We need to understand microbial communities, whether in the context of antimicrobial resistance (AMR) or their key role in global carbon cycling. This requires understanding cell-environment and cell-cell interactions. Bacterial biofilms are the prevalent form of life, conferring numerous benefits to their inhabitants including AMR. In biofilms, highly mobile molecules are both secreted and taken up by cells, some of which increase production of the same molecules. Such auto-inducer systems enable cells to sense local population density (so called quorum-sensing, QS ). However, observing such systems at the single cell level has revealed great heterogeneity.
This project will iterate between mathematical models, simulations and experiments to understand how, within bacterial biofilms, spatially confined fluid flows, epigenetic inheritance, protein dynamics and multi-scale stochasticity in small-molecule-transport mediated auto-inducer systems, result in a heterogeneous gene expression and macroscopic biological function.
The student will 1) Use Bayesian approaches to connect current models of bacterial quorum sensing in fluid flow to data 2) Couple the population-level transport model to intracellular dynamics and to the effect of cell lineage. 3) Use agent-based and upscaled continuum models to test biological hypotheses and scenarios under different assumptions. Feedback and iteration with wet-lab data will identify and test the effects of key parameters that can be manipulated experimentally (e.g. growth chamber geometry, growth media, quorum-sensing genotype, inter-and intracellular mobility or identifying new targets for the fluorescence imaging). The outcome will be an integrated understanding of how effects at different scales (gene networks, quorum sensing, cell lineages, fluid flows) determine biofilm function.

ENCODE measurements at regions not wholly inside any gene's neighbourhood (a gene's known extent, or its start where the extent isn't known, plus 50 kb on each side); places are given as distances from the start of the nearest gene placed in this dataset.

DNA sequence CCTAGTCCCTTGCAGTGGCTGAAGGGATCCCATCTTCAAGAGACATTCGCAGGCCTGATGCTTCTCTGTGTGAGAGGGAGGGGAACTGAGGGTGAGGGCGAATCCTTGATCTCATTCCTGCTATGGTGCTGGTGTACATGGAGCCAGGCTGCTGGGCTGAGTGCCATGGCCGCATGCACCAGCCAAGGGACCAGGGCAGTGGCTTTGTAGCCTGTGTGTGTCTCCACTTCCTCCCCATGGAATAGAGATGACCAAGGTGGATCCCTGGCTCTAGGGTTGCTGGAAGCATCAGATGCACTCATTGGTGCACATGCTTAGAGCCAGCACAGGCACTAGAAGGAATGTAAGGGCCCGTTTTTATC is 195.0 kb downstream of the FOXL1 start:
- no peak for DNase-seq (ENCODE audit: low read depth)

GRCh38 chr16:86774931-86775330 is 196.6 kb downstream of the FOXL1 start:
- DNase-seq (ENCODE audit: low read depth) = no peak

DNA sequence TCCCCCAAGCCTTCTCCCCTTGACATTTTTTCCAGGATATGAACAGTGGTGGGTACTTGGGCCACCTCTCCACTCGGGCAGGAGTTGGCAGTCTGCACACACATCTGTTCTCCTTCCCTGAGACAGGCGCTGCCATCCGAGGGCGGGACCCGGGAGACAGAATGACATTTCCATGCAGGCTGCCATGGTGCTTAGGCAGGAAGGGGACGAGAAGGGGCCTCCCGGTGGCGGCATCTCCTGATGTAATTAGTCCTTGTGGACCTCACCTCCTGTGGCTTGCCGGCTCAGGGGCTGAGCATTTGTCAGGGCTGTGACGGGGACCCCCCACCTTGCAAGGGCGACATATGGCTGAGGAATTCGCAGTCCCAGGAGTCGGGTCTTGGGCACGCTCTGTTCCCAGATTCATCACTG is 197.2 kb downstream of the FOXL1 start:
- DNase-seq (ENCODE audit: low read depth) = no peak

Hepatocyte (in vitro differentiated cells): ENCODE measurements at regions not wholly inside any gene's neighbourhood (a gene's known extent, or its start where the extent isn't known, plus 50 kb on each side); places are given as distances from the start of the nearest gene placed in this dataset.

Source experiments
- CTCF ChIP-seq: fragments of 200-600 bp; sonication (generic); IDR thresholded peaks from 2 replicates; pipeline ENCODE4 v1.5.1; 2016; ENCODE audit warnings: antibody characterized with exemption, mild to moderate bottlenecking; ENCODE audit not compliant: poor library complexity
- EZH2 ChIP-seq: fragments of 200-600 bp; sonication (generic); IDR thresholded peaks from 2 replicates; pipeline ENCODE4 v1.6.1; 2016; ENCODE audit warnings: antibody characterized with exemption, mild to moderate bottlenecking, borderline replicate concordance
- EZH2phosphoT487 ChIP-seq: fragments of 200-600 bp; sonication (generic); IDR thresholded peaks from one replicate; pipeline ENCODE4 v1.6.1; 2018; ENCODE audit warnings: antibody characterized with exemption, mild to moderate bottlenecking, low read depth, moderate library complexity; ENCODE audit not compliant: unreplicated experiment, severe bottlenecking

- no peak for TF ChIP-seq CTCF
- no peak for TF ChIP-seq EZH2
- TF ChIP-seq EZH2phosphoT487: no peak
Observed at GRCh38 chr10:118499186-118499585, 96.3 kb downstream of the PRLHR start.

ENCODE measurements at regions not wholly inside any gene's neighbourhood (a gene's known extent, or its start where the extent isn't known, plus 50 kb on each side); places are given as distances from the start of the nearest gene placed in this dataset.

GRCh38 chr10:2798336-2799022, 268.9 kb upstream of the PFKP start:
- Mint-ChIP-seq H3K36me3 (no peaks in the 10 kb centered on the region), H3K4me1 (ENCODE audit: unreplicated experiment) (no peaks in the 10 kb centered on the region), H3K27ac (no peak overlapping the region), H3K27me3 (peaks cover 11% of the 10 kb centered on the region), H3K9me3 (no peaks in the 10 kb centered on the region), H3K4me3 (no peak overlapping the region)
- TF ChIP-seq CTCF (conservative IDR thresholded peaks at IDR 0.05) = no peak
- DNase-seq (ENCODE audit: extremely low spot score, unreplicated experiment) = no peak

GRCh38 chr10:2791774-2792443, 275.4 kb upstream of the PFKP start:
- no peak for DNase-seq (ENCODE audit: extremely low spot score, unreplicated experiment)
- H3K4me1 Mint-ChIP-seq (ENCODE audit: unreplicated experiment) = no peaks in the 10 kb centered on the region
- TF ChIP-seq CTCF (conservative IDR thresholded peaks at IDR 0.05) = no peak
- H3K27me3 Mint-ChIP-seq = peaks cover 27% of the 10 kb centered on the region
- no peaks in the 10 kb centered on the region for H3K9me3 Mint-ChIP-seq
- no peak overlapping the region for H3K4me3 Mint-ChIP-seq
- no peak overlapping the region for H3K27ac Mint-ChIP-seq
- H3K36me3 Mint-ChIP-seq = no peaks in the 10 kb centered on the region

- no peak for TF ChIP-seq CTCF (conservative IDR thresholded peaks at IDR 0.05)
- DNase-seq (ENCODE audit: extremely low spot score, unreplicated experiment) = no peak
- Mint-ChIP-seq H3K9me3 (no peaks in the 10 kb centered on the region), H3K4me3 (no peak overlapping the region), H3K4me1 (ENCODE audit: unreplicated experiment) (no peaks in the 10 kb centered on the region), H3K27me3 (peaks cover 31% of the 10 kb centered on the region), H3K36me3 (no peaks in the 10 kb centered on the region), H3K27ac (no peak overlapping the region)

The supervisory team is built with to facilitate feedback between modelling and application. Two are biologists by background (Chris and Rok)  and two mathematicians (Igor and Philip) [4-5]. From those backgrounds, Chris has developed as a modeller and Philip has specialised in the biological study system.
The successful candidate will play an active role in MADSIM PhD Training Centre, which is an exciting community of PhD students at the University of Manchester. The student will also be part of the Microbial Evolution Research Manchester (MERMan) grouping – a dynamic and nationally-leading group of evolutionary microbiologists.
Applicants are expected to hold, or about to obtain, a minimum upper second class undergraduate degree (or equivalent) in Applied Mathematics, Mathematics, Physics, Biophysics, Mathematical Biology, Fluid dynamics, Computer Science or Data analysis. A Masters degree in relevant field or relevant research experience at the boundary of mathematics and biology is desirable. Experience of experimental work (e.g. microscopy), and interests in Evolutionary Biology are also desirable.
For project enquiries contact;
Chris Knight; [Email Address Removed]
Rok Krasovec; [Email Address Removed]
Igor Chernyavsky; [Email Address Removed]
Philip Pearce; [Email Address Removed]
To make an application please visit - https://www.ees.manchester.ac.uk/study/postgraduate-research/how-to-apply/
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